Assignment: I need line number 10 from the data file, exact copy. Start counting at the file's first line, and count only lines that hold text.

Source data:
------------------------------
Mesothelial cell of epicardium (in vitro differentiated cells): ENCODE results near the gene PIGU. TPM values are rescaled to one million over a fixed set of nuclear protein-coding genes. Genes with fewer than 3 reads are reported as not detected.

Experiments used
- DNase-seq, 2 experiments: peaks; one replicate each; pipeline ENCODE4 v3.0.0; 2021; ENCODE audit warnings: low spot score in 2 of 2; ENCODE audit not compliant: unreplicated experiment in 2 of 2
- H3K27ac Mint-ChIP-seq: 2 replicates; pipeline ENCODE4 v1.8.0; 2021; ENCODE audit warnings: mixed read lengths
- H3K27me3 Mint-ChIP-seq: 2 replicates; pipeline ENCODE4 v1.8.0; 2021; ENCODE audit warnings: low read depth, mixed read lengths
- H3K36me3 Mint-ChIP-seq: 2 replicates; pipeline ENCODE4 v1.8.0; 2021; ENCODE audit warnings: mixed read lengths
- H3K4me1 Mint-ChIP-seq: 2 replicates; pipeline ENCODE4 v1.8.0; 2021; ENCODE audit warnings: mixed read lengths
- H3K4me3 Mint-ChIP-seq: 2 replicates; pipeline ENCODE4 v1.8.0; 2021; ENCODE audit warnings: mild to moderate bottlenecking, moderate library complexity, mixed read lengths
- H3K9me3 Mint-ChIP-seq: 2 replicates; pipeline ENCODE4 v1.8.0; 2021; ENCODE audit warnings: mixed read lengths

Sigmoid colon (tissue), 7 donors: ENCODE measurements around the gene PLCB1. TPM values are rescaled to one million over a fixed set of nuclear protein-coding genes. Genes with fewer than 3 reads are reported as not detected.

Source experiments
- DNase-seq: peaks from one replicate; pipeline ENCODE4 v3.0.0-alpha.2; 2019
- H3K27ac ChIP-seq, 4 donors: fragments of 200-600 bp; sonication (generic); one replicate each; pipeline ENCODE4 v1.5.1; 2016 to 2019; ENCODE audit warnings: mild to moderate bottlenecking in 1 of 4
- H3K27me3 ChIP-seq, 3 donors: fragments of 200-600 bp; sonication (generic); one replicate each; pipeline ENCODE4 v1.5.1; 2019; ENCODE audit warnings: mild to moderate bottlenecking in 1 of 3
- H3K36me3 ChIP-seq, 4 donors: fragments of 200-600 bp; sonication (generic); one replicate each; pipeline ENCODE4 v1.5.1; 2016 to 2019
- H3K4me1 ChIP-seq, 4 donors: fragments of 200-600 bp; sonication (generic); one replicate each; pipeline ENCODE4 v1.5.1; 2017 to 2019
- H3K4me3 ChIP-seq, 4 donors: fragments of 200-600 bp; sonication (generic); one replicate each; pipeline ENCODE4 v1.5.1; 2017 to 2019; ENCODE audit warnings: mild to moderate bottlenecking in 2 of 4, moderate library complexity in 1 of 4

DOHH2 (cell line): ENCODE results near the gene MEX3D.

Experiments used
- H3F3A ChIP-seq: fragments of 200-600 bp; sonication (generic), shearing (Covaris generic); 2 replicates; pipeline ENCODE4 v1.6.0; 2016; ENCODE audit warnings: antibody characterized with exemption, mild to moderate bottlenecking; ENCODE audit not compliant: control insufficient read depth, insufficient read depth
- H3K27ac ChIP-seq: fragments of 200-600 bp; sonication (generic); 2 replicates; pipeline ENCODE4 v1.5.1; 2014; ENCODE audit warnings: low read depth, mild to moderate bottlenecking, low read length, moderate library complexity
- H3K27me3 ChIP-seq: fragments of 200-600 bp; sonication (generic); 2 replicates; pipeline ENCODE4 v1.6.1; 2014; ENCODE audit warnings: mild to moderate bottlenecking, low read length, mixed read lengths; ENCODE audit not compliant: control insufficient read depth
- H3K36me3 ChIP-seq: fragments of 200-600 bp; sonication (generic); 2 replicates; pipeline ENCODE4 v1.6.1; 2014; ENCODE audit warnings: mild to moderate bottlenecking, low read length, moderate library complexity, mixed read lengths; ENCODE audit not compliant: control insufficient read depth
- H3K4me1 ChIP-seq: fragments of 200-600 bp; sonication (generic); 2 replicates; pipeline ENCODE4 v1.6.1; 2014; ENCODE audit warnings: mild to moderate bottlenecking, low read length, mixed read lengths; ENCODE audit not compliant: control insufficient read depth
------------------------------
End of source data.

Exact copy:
Sigmoid colon (tissue), 7 donors: ENCODE measurements around the gene PLCB1. TPM values are rescaled to one million over a fixed set of nuclear protein-coding genes. Genes with fewer than 3 reads are reported as not detected.